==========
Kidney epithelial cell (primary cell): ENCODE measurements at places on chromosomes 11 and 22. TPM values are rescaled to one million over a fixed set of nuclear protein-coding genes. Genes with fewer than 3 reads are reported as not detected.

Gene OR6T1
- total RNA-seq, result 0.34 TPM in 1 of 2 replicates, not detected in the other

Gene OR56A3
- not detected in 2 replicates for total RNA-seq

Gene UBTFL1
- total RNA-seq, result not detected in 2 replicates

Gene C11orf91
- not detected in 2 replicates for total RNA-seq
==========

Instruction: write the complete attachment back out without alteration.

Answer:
Kidney epithelial cell (primary cell): ENCODE measurements at places on chromosomes 11 and 22. TPM values are rescaled to one million over a fixed set of nuclear protein-coding genes. Genes with fewer than 3 reads are reported as not detected.

Gene OR6T1
- total RNA-seq, result 0.34 TPM in 1 of 2 replicates, not detected in the other

Gene OR56A3
- not detected in 2 replicates for total RNA-seq

Gene UBTFL1
- total RNA-seq, result not detected in 2 replicates

Gene C11orf91
- not detected in 2 replicates for total RNA-seq